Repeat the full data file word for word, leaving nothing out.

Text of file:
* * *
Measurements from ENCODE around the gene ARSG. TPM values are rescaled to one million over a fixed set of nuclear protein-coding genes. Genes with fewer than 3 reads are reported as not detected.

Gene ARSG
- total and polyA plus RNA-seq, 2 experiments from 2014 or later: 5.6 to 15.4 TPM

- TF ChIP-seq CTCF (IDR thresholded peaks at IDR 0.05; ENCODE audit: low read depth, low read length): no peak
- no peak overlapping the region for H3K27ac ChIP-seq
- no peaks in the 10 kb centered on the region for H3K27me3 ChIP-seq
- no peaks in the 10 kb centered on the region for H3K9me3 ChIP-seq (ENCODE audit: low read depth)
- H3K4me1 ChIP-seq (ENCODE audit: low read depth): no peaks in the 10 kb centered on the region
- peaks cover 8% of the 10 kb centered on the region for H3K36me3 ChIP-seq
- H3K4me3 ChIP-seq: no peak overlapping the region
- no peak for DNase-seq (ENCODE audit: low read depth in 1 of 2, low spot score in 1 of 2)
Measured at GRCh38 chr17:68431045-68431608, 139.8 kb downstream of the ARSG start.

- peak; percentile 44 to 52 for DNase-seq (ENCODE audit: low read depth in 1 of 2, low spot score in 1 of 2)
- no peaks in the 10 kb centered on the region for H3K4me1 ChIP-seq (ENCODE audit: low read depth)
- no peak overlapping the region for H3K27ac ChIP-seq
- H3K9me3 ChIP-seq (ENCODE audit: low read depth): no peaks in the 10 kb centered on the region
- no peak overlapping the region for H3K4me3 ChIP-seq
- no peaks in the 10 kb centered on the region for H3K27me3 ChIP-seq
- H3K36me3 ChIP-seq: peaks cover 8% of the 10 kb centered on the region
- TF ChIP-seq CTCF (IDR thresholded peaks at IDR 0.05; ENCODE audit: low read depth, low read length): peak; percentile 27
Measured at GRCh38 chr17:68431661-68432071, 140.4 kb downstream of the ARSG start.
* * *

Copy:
Measurements from ENCODE around the gene ARSG. TPM values are rescaled to one million over a fixed set of nuclear protein-coding genes. Genes with fewer than 3 reads are reported as not detected.

Gene ARSG
- total and polyA plus RNA-seq, 2 experiments from 2014 or later: 5.6 to 15.4 TPM

- TF ChIP-seq CTCF (IDR thresholded peaks at IDR 0.05; ENCODE audit: low read depth, low read length): no peak
- no peak overlapping the region for H3K27ac ChIP-seq
- no peaks in the 10 kb centered on the region for H3K27me3 ChIP-seq
- no peaks in the 10 kb centered on the region for H3K9me3 ChIP-seq (ENCODE audit: low read depth)
- H3K4me1 ChIP-seq (ENCODE audit: low read depth): no peaks in the 10 kb centered on the region
- peaks cover 8% of the 10 kb centered on the region for H3K36me3 ChIP-seq
- H3K4me3 ChIP-seq: no peak overlapping the region
- no peak for DNase-seq (ENCODE audit: low read depth in 1 of 2, low spot score in 1 of 2)
Measured at GRCh38 chr17:68431045-68431608, 139.8 kb downstream of the ARSG start.

- peak; percentile 44 to 52 for DNase-seq (ENCODE audit: low read depth in 1 of 2, low spot score in 1 of 2)
- no peaks in the 10 kb centered on the region for H3K4me1 ChIP-seq (ENCODE audit: low read depth)
- no peak overlapping the region for H3K27ac ChIP-seq
- H3K9me3 ChIP-seq (ENCODE audit: low read depth): no peaks in the 10 kb centered on the region
- no peak overlapping the region for H3K4me3 ChIP-seq
- no peaks in the 10 kb centered on the region for H3K27me3 ChIP-seq
- H3K36me3 ChIP-seq: peaks cover 8% of the 10 kb centered on the region
- TF ChIP-seq CTCF (IDR thresholded peaks at IDR 0.05; ENCODE audit: low read depth, low read length): peak; percentile 27
Measured at GRCh38 chr17:68431661-68432071, 140.4 kb downstream of the ARSG start.